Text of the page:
Independence Day to have special meaning for 19 new Americans

Claire Angelle didn’t have to venture too far from work Friday when it was finally time for her to become an American citizen.

She just left her desk in the city’s Office of International Affairs and walked downstairs to the atrium, where she and 18 others said the Pledge of Allegiance for the first time as naturalized Americans.

“Being naturalized here in City Hall means so much to me,” said Angelle, who moved to this country in 2007 from Nantes, France, and serves as Atlanta’s director of international affairs. “And the biggest part is being awarded the right to vote on Election Day. I am very excited.”

As light drenched the City Hall Atrium, 19 people — born in places like Argentina, Bangladesh, Iran, Nigeria and Vietnam — placed their hands over their hearts during the National Anthem, before raising their hands for the first time as Americans during the pledge.

“These are 19 folks with 19 different journeys,” said Brett Rinehart, who heads the Atlanta field office of the U.S. Citizenship and Immigration Services, which oversees legal immigration in the region.

“This is my 20th year as an immigration officer and every time, during one of these ceremonies, when I hear the words, ‘So help me God,’ I am moved,” he said, referring to the closing of the Naturalization Oath of Allegiance.

For the 19 new citizens, the upcoming election loomed large.

Immigration has played a major role in the tone of the presidential campaign, with candidates debating the morality and practicality of building walls along the Mexican border and banning Muslims from entering the country.

Still, more that 7,000 new citizens will be naturalized across America between June 30 and July 4, to mark Independence Day, said Laura Patching, chief of the Office of Citizenship for the United States Citizenship and Immigration Services. And nationally, there has been a 20 percent increase in naturalizations this quarter. Rinehart said between Georgia and Alabama, his office will naturalize 26,000 people this year.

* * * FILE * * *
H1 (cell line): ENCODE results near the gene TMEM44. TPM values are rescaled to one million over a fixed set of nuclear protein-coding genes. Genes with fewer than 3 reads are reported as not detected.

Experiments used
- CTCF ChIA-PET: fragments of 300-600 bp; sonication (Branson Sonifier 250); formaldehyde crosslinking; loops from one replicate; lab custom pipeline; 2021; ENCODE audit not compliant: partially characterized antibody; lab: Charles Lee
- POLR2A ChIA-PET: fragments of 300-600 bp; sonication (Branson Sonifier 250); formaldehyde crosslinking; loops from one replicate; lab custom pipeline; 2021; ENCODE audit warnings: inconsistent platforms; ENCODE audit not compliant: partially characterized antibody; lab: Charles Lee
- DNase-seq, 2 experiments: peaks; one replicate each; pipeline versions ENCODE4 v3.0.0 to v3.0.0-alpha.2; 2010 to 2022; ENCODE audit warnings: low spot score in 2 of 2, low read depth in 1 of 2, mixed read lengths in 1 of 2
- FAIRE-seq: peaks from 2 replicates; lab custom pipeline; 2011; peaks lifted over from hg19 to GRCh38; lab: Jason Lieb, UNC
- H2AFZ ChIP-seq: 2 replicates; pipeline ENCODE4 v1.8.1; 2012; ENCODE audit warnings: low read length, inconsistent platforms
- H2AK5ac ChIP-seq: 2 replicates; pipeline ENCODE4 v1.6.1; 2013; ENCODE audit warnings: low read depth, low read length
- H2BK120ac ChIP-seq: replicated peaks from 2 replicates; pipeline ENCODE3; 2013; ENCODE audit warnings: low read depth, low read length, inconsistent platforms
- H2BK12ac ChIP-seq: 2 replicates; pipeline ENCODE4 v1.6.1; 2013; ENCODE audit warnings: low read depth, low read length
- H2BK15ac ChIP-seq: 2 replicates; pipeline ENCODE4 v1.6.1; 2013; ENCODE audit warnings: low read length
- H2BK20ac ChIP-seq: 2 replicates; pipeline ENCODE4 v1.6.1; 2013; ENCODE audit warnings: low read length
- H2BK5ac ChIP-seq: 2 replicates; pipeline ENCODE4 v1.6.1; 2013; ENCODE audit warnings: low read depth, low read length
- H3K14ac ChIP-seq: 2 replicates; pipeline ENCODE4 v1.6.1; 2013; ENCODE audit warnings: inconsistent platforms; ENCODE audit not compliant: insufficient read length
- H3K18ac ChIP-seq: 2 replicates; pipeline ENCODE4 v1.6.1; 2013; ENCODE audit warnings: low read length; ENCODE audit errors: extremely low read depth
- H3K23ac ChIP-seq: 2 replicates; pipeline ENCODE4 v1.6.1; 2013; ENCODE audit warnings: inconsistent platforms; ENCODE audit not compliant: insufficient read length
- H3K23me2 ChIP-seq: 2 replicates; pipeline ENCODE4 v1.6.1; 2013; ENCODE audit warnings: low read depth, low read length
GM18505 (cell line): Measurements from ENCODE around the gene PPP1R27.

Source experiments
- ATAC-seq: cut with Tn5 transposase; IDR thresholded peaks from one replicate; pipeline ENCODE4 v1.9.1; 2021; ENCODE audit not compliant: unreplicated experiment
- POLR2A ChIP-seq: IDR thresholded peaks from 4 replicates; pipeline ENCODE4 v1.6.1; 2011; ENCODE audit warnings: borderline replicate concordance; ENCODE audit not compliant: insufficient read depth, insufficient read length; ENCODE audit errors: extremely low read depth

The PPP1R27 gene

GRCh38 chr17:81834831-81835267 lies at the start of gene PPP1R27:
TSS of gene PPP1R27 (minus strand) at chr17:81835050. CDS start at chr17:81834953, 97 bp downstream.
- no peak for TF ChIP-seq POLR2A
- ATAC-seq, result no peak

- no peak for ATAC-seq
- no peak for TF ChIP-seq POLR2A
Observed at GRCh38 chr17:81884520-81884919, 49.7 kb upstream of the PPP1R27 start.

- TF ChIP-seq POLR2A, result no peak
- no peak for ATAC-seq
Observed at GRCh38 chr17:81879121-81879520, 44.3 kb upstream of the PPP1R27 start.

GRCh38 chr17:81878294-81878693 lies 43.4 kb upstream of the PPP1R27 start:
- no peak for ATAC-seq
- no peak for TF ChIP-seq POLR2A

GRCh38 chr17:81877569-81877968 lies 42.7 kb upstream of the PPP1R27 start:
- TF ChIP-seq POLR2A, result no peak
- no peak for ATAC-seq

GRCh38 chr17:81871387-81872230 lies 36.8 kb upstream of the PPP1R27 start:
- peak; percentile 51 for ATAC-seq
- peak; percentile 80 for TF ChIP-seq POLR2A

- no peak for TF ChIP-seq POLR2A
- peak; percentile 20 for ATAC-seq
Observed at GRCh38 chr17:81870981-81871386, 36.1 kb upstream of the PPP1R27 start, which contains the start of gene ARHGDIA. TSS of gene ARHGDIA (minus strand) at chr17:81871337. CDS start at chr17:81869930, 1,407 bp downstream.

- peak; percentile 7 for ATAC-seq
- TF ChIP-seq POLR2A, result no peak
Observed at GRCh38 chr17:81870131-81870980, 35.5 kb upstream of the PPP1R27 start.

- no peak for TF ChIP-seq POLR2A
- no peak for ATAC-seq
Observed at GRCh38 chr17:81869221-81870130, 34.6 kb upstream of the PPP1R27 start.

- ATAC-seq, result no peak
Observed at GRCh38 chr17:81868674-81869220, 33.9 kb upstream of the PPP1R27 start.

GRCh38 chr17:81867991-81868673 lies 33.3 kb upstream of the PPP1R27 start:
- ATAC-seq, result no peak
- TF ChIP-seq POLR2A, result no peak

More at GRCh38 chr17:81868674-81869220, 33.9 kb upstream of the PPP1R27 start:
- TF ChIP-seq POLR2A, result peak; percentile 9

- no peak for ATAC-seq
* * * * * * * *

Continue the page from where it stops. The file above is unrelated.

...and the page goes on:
For Bangaly Diane, who moved to the United States in 1998 from Guinea, and was joined by his whole family – including his four American-born children – becoming a citizen at this time was crucial.

“I’m Muslim. And I love being a Muslim, because it is a beautiful religion,” said Diane, who works as a delivery driver. “I work hard to support my family and now I am an American citizen. Now I am going to go out and vote for the next president.”

Maribel Tavera is also keenly interested in voting in the upcoming presidential election. She moved to the United States 17 years ago from Mexico City. Her two daughters were born in the United States.

“With this, there is so much more that I can do. I am finishing my GED and looking forward to getting my college degree,” Tavera said. “But I am also ready to vote as a citizen. It is important for all of us Latinos to be able to vote and show how strong we are. The way some politicians think about Mexico is not right and not fair.”

For Atlanta Mayor Kasim Reed, who hosted the ceremony – complete with red, white and blue Coke cans – the ceremony packed an additional emotional punch.

Reed told the new citizens that while their stories were “special, hard-earned and meaningful,” he had special feelings for two of those naturalized.

In addition to Angelle, he also shook the hand of Nicholas Church, the husband of Reed’s first campaign communications director, Reese McCranie.

He attended their wedding in September 2014 at the Jefferson Memorial.

“I’m so proud to be a part of this ceremony. I am so proud of the United States of America,” Reed said. “As July 4th approaches, I can’t think of what else I’d rather being doing right now.”